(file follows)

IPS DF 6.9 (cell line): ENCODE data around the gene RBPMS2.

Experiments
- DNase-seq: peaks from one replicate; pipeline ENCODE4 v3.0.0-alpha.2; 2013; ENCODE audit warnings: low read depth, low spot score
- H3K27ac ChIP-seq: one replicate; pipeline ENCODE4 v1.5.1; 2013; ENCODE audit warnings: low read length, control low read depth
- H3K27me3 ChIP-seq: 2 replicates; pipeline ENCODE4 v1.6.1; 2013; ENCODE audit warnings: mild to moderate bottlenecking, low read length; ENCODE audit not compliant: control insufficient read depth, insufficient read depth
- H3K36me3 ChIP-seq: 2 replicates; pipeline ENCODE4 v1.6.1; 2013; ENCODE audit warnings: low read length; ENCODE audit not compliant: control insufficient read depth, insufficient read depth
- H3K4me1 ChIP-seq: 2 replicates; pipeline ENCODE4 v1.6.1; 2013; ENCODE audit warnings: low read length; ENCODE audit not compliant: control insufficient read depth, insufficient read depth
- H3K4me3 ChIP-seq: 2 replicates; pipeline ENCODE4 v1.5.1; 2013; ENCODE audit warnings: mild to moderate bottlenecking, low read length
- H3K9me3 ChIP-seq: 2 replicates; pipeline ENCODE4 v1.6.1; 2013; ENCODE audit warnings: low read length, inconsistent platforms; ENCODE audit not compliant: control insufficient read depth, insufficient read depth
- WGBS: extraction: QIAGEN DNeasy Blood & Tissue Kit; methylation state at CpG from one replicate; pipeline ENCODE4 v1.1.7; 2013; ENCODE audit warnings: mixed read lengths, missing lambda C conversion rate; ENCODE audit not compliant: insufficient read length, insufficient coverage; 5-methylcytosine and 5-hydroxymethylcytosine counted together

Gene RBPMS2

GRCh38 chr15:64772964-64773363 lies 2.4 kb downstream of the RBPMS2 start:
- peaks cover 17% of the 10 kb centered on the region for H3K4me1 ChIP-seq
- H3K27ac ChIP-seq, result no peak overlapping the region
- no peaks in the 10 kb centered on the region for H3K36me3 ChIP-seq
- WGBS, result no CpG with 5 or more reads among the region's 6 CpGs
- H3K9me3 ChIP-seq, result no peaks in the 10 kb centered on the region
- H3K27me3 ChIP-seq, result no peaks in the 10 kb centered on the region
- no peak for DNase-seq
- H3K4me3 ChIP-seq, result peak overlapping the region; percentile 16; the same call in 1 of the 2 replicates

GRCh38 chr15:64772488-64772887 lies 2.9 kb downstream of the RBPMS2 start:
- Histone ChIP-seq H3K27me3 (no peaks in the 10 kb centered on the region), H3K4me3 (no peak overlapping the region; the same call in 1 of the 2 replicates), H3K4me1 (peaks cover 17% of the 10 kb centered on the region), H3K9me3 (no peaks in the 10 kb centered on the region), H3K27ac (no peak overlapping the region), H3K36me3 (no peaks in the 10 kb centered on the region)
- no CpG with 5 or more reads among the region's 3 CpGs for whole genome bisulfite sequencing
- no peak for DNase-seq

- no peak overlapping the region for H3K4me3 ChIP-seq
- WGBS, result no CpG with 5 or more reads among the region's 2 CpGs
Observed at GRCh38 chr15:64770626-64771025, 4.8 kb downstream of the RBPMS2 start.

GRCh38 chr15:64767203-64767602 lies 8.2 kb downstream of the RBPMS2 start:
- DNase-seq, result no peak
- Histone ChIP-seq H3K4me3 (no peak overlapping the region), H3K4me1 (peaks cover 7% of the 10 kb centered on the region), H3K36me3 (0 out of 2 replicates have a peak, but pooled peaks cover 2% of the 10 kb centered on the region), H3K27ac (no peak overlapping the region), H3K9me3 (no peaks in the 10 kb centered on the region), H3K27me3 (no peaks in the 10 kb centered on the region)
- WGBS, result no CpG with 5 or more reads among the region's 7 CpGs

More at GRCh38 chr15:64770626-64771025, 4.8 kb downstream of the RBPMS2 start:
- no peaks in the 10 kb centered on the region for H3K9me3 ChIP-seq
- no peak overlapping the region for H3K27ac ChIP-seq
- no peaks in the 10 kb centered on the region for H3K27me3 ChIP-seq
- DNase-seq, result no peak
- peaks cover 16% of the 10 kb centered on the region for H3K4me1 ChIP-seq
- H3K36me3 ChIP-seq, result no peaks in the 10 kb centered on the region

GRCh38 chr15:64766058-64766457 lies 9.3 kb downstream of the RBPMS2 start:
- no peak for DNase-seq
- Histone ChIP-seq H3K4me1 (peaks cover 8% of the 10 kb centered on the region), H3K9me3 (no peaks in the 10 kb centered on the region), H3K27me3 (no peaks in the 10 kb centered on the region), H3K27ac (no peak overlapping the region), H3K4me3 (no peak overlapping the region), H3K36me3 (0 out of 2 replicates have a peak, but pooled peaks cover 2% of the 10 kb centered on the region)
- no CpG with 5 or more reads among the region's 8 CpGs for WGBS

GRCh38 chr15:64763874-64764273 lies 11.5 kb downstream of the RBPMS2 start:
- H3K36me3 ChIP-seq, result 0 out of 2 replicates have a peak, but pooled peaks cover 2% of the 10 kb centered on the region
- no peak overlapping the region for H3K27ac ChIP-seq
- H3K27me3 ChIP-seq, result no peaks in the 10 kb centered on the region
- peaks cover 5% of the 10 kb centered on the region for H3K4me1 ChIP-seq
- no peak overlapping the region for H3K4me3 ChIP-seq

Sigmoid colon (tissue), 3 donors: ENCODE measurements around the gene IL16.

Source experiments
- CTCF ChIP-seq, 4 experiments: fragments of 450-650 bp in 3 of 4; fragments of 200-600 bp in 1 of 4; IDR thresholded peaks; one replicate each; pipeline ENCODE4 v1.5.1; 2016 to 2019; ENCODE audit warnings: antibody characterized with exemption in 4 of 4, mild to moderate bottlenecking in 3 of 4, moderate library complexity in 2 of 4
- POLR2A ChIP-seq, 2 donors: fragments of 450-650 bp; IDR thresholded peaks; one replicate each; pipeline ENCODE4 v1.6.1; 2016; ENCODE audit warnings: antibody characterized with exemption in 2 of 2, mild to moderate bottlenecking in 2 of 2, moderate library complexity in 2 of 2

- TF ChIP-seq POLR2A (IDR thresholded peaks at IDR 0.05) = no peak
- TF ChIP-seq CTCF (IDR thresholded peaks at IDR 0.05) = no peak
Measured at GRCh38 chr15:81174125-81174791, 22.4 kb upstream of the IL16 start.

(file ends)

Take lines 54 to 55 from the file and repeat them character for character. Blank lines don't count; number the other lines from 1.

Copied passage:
- TF ChIP-seq CTCF (IDR thresholded peaks at IDR 0.05) = no peak
Measured at GRCh38 chr15:81174125-81174791, 22.4 kb upstream of the IL16 start.